Auto Almanac

Drawing Board

2014 Maserati Ghibli: Fiat owns Maserati as well as Ferrari. The Ghibli name dates back to the mid-1960s when it was a sleek and expensive two-seat fastback. However, the upcoming version looks similar to the existing $130,000 Quattroporte, but will sell for about half as much. How? It will be based on the Chrysler 300 platform (originally developed by Mercedes-Benz) and will use a Chrysler-based turbocharged 3.0-liter V-6 as well as an optional V-8 sourced from Ferrari.

Auto Trivia

n The term “brake horsepower” comes from a device called a “Prony” brake. It was invented in 1821 by French mathematician and engineer Gaspard de Prony to measure torque at the output shaft of an engine.

n According to tire maker Pirelli, wear and tear on the tires resulted in estimated 22,400 pounds of rubber deposited on the various tracks throughout a Formula One racing season.

Who am I?

To guess his secret identity, read the following clues.

1. He was one of a handful of “whiz kids” who helped Henry Ford II bail out his company after World War II.

2. Tackling more than one problem at a time was his strength. That would eventually earn him the Ford presidency 15 years after he began.

3. Based on his own experience in a collision in 1965, he became a proponent of automotive safety, lobbying government for support and change.

4. He eventually became the dean of Stanford Business School in California, a position he held for 10 years.

Still stumped?

Arjay Miller was one of 10 so-called whiz kids tasked with turning Ford around. At the time, the company was losing $1 million a day, big money in the 1940s.

What’s up, auto doc?

n One of the more interesting engine technologies out there today is something that Fiat calls “Multiair.” Rather than using a rotating camshaft to open the intake valves — and valve springs to close them — the Multiair engine uses hydraulically operated valves that are electrically actuated. This allows computer controlled opening and closing of the valves, which means that process can be tailored cylinder by cylinder and depending on engine speed and throttle position. It’s potentially infinitely variable within the physical limitations of the engine, of course, and it’s much more flexible than a camshaft. According to Fiat, it improves performance and optimizes fuel economy. Multiair technology is found in the Fiat 500 and the Dodge Dart in both turbocharged and non-turbocharged versions.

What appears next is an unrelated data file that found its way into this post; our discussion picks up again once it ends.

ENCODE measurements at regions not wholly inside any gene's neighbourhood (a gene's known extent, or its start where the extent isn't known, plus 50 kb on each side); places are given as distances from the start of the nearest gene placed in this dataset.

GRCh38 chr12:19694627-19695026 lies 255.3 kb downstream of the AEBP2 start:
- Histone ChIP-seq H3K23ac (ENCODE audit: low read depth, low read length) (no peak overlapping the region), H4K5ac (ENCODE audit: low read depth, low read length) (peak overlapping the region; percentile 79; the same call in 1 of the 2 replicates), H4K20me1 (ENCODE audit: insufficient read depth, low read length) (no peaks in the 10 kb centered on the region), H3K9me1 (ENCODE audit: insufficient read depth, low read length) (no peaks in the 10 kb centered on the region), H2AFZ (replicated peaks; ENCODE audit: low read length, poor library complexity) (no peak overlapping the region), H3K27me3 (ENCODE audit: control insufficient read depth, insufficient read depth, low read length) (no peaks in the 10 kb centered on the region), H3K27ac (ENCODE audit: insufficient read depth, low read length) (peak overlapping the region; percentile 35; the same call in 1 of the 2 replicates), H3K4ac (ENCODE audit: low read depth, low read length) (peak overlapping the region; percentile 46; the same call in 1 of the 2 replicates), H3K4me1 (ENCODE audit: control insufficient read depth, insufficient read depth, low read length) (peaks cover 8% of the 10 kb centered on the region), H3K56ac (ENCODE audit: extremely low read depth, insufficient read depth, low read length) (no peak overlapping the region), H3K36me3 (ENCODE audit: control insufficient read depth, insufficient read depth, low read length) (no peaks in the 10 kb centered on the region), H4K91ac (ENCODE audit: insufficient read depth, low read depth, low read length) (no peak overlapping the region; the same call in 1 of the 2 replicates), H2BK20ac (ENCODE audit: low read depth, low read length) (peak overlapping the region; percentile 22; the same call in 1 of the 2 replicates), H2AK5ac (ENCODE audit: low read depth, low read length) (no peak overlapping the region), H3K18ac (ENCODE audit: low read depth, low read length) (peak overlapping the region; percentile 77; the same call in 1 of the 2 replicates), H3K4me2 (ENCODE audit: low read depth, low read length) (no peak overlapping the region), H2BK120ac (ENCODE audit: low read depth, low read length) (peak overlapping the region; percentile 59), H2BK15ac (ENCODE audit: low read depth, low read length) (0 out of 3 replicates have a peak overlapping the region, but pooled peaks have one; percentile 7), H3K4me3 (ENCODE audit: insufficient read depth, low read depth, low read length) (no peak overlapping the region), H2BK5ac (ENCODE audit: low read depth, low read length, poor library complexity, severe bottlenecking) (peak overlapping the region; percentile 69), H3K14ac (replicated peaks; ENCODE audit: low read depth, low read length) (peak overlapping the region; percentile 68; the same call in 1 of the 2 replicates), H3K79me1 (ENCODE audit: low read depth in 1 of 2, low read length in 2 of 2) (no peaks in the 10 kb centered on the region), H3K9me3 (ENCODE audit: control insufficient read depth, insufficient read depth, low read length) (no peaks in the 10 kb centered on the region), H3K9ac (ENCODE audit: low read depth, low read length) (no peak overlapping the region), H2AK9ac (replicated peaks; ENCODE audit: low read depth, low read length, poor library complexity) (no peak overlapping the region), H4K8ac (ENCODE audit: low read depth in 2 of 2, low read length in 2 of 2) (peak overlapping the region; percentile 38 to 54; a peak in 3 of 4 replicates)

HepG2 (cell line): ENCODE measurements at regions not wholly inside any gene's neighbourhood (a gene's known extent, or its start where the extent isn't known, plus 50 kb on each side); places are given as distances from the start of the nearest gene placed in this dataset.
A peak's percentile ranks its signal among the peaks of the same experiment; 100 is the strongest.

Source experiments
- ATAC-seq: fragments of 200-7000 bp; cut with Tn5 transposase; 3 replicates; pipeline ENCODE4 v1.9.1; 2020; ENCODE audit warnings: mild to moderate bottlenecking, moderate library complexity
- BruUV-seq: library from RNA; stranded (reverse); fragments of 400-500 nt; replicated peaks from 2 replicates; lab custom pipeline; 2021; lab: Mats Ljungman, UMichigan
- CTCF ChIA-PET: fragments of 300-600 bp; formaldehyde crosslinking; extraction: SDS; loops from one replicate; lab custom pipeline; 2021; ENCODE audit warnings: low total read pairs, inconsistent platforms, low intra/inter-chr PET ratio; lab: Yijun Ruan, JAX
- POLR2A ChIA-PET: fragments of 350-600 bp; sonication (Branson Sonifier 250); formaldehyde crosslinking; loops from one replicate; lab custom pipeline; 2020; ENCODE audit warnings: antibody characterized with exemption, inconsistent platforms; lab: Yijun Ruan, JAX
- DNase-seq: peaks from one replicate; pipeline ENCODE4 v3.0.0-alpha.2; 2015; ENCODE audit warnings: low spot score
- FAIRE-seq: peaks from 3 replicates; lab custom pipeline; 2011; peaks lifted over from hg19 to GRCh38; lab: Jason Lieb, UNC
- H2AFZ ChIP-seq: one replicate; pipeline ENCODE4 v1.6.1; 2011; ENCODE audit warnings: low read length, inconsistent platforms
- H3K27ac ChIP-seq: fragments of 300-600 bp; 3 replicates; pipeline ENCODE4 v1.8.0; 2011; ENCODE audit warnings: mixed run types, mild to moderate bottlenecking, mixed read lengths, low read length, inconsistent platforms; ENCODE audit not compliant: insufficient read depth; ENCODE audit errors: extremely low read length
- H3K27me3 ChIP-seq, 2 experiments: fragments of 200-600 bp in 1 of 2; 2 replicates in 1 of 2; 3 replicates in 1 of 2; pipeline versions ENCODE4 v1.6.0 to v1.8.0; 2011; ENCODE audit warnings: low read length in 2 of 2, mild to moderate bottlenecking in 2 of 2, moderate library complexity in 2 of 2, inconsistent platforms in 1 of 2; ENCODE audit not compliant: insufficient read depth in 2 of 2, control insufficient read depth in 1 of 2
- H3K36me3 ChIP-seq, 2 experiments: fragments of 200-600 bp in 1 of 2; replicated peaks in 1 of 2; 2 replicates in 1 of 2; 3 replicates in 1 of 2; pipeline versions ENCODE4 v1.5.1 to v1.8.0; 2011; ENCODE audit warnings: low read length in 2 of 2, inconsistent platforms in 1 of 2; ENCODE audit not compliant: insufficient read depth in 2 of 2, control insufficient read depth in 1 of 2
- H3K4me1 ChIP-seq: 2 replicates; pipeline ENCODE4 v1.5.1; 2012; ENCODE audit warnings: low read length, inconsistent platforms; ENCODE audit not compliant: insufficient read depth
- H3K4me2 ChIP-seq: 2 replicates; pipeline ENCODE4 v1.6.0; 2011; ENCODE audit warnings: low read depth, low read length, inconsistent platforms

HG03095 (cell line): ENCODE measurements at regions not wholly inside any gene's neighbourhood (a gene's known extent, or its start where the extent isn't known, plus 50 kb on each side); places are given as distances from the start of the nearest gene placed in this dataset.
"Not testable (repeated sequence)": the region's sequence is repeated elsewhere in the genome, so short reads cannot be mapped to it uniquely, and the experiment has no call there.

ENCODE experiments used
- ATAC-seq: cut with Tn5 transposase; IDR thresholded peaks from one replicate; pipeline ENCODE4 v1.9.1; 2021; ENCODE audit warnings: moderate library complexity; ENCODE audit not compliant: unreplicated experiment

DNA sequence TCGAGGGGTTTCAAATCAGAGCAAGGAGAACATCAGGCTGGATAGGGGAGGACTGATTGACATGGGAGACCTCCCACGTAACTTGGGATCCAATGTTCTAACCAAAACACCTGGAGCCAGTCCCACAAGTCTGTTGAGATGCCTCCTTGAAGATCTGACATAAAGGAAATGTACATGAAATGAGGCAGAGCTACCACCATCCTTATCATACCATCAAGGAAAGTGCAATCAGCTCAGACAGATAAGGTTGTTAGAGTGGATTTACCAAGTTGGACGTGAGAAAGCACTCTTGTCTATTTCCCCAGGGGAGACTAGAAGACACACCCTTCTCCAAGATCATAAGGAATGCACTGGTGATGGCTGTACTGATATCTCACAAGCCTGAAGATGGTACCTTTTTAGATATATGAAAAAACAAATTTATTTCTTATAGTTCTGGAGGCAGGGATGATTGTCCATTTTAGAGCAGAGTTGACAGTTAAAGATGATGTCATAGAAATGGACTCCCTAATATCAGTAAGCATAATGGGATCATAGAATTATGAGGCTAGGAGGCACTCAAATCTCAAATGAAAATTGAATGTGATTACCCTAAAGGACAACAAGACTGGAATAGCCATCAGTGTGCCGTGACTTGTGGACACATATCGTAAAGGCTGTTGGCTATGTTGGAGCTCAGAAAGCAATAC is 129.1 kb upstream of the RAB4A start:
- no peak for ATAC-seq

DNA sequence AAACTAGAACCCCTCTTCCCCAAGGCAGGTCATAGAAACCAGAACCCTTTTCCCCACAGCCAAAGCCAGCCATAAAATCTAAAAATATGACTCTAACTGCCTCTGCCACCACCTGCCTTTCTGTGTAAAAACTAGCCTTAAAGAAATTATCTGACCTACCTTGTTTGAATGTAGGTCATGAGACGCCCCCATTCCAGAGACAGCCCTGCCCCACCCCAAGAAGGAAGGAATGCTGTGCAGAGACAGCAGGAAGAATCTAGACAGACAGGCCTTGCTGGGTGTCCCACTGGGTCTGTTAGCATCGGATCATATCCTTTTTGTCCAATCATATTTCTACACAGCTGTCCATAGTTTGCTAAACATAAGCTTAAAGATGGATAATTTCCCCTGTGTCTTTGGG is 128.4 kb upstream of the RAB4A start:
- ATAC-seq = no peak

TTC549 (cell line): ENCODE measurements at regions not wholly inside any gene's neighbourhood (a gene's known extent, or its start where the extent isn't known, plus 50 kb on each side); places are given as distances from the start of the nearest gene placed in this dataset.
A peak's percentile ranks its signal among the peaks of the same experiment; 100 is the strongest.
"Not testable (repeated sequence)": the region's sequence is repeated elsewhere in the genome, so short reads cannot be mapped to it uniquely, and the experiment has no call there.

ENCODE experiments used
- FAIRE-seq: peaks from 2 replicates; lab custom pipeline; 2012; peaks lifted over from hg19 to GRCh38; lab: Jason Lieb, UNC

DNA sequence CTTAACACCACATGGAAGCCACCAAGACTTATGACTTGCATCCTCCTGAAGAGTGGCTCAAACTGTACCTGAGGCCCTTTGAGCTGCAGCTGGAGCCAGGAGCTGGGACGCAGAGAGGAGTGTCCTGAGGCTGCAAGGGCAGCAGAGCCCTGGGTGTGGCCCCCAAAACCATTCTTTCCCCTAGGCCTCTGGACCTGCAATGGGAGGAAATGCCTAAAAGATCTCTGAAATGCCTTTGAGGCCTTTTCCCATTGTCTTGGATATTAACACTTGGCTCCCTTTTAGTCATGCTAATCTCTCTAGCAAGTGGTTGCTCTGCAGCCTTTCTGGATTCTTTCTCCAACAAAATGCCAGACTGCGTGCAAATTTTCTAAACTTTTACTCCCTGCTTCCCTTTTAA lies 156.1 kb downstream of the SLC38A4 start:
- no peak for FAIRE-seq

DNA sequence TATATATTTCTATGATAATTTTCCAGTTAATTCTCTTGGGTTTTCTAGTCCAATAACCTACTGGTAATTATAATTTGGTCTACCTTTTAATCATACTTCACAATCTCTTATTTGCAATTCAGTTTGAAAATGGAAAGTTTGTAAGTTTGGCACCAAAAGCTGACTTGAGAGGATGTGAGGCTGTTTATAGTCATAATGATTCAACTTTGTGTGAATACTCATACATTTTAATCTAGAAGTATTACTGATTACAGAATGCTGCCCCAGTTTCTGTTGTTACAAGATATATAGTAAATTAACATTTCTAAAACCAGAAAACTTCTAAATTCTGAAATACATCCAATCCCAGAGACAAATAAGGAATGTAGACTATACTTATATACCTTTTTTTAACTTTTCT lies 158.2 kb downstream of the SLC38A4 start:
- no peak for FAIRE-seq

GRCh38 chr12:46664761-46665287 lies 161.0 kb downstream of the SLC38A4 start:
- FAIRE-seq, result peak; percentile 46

n Trading in your thirsty vehicle for a thrifty one looks great on paper, but what you save all depends on how you drive. A new gas-electric hybrid appears to be a great idea, but you have to drive a certain way to be thrifty, otherwise fuel economy will fall way short of your expectations.

But the fact is that if you need to drive a hybrid a certain way to realize the benefit, you also can drive your current vehicle in a manner that tears a smaller chunk out of your wallet. Some companies even sell “eco-meter” lights that let you know when you’re being wasteful. The point is this: that saving fuel is just as much about your mindset as it is the vehicle you’re driving.

eBay watch

1966 Ford Mustang, sold for $9,650: Part of this Mustang’s charm is that it’s as basic as can be. The engine is a lowly 120-horsepower, 200-cubic-inch six-cylinder attached to an automatic transmission (one of the car’s few options). The interior has a bench seat with folding armrest instead of buckets. They, along with a floor console, were part of the optional Pony Package. The car appears to have led a relatively easy life in Florida, hence the high-winning bid.

Top Gear

Beta C41H Tool Trolley, $529, www.
pegasusautoracing.com: The steel-and-plastic rolling storage unit weighs 54 pounds empty and is 36¼ inches tall by 21 inches wide and 10 inches deep. The top portion can be detached from the base and used as a hand-carried box, while the lower cabinets’ three lockable slide-out compartments can store a variety of tool shapes and sizes (there are also bungee cords attached to the Tool Trolley for transporting larger objects. When not being wheeled around, the telescoping handles fold out of the way.

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